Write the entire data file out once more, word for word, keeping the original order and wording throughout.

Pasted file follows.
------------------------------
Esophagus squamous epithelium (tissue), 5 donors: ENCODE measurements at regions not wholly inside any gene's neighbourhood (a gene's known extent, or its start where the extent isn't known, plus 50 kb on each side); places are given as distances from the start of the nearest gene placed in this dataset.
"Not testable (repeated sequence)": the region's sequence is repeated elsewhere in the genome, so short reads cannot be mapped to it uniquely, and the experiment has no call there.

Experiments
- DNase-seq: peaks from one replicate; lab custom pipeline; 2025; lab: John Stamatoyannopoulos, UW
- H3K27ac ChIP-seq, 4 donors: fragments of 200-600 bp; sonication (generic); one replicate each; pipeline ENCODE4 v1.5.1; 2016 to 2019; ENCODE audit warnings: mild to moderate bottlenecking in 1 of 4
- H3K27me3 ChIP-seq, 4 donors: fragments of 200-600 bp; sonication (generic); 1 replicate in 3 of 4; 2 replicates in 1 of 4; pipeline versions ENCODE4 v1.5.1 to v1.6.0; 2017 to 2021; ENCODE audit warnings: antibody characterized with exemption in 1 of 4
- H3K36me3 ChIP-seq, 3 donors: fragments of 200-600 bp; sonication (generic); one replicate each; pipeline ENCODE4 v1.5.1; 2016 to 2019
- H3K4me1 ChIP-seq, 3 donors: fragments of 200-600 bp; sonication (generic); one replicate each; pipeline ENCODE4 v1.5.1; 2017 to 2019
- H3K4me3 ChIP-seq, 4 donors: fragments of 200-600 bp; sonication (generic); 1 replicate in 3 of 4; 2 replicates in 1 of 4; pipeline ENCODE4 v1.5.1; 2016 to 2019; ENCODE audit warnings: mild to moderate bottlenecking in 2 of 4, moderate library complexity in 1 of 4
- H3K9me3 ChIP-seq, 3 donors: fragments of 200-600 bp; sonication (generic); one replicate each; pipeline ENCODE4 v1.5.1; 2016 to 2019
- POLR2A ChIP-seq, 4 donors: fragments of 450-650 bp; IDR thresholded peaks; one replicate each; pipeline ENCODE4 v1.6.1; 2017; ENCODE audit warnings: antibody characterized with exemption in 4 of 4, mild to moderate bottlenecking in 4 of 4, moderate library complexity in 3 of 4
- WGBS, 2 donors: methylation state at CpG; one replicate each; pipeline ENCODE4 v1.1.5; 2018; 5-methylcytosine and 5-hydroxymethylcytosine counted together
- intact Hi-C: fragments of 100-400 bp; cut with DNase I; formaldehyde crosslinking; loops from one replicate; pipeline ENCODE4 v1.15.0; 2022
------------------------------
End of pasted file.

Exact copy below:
Esophagus squamous epithelium (tissue), 5 donors: ENCODE measurements at regions not wholly inside any gene's neighbourhood (a gene's known extent, or its start where the extent isn't known, plus 50 kb on each side); places are given as distances from the start of the nearest gene placed in this dataset.
"Not testable (repeated sequence)": the region's sequence is repeated elsewhere in the genome, so short reads cannot be mapped to it uniquely, and the experiment has no call there.

Experiments
- DNase-seq: peaks from one replicate; lab custom pipeline; 2025; lab: John Stamatoyannopoulos, UW
- H3K27ac ChIP-seq, 4 donors: fragments of 200-600 bp; sonication (generic); one replicate each; pipeline ENCODE4 v1.5.1; 2016 to 2019; ENCODE audit warnings: mild to moderate bottlenecking in 1 of 4
- H3K27me3 ChIP-seq, 4 donors: fragments of 200-600 bp; sonication (generic); 1 replicate in 3 of 4; 2 replicates in 1 of 4; pipeline versions ENCODE4 v1.5.1 to v1.6.0; 2017 to 2021; ENCODE audit warnings: antibody characterized with exemption in 1 of 4
- H3K36me3 ChIP-seq, 3 donors: fragments of 200-600 bp; sonication (generic); one replicate each; pipeline ENCODE4 v1.5.1; 2016 to 2019
- H3K4me1 ChIP-seq, 3 donors: fragments of 200-600 bp; sonication (generic); one replicate each; pipeline ENCODE4 v1.5.1; 2017 to 2019
- H3K4me3 ChIP-seq, 4 donors: fragments of 200-600 bp; sonication (generic); 1 replicate in 3 of 4; 2 replicates in 1 of 4; pipeline ENCODE4 v1.5.1; 2016 to 2019; ENCODE audit warnings: mild to moderate bottlenecking in 2 of 4, moderate library complexity in 1 of 4
- H3K9me3 ChIP-seq, 3 donors: fragments of 200-600 bp; sonication (generic); one replicate each; pipeline ENCODE4 v1.5.1; 2016 to 2019
- POLR2A ChIP-seq, 4 donors: fragments of 450-650 bp; IDR thresholded peaks; one replicate each; pipeline ENCODE4 v1.6.1; 2017; ENCODE audit warnings: antibody characterized with exemption in 4 of 4, mild to moderate bottlenecking in 4 of 4, moderate library complexity in 3 of 4
- WGBS, 2 donors: methylation state at CpG; one replicate each; pipeline ENCODE4 v1.1.5; 2018; 5-methylcytosine and 5-hydroxymethylcytosine counted together
- intact Hi-C: fragments of 100-400 bp; cut with DNase I; formaldehyde crosslinking; loops from one replicate; pipeline ENCODE4 v1.15.0; 2022